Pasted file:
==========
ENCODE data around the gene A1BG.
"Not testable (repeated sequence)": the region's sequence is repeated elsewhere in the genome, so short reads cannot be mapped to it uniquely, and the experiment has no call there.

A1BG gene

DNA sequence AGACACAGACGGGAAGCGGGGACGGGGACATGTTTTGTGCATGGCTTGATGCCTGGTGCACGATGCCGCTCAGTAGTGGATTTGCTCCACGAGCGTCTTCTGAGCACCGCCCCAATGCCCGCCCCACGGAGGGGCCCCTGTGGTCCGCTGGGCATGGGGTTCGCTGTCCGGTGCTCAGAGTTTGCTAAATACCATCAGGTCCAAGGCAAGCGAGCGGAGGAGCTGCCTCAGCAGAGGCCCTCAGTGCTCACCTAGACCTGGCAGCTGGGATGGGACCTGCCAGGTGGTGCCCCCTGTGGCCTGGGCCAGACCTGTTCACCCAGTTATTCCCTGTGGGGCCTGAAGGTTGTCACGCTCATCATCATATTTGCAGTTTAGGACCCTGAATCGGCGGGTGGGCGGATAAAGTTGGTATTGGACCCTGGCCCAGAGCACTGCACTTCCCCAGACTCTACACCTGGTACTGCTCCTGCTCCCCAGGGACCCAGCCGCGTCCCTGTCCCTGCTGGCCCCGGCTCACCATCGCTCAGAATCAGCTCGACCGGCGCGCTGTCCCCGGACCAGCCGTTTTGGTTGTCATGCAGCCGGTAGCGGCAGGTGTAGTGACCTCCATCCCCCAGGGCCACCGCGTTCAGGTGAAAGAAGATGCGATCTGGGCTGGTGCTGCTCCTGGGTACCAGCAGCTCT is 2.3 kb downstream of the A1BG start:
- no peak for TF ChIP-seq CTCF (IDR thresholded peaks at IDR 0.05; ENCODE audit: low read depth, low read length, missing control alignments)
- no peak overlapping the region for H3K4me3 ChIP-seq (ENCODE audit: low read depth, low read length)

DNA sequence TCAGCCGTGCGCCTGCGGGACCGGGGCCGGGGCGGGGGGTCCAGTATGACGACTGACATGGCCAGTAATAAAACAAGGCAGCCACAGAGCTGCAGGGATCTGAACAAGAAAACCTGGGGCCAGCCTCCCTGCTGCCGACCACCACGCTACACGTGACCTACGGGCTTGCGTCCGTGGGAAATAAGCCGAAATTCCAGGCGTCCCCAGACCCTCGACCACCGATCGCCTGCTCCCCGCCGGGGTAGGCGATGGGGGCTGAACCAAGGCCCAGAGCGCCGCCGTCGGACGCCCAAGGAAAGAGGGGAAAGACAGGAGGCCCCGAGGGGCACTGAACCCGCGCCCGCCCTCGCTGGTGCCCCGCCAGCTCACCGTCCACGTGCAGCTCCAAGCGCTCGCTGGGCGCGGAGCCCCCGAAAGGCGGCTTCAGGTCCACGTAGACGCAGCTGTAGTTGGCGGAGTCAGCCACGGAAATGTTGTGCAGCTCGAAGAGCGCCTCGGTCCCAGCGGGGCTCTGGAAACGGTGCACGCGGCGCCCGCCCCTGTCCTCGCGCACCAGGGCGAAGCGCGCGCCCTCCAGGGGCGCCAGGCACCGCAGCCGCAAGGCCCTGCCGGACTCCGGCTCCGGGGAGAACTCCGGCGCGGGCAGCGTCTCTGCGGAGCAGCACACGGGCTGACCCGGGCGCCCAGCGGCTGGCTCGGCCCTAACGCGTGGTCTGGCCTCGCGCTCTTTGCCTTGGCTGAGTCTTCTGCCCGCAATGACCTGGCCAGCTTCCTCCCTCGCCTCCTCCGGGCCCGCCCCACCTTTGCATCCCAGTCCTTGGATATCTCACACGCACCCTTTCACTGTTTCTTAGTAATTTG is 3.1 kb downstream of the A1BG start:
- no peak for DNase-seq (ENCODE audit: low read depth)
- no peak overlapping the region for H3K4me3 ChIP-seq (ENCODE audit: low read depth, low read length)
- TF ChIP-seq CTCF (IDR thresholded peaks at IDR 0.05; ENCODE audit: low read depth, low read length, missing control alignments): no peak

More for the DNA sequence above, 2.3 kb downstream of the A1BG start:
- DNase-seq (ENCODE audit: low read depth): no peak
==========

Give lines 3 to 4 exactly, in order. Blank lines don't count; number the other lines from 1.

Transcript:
A1BG gene

DNA sequence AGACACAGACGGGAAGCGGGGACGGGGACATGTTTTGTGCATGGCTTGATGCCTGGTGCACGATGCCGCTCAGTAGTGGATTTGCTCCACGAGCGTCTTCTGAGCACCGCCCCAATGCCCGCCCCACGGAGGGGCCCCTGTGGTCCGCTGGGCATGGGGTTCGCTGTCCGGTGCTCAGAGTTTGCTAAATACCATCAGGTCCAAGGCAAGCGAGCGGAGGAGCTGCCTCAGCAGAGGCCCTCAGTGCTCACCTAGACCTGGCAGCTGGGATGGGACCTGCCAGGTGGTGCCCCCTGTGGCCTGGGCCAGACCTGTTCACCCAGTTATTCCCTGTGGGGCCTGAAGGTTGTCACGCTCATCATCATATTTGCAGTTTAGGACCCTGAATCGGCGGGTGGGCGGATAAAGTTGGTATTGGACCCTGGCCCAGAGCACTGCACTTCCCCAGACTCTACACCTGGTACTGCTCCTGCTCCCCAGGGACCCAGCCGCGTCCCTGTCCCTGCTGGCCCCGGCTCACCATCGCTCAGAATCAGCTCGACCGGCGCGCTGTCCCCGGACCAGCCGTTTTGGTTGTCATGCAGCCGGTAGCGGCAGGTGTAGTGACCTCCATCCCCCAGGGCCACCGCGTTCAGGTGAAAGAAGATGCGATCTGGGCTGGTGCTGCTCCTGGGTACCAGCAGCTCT is 2.3 kb downstream of the A1BG start: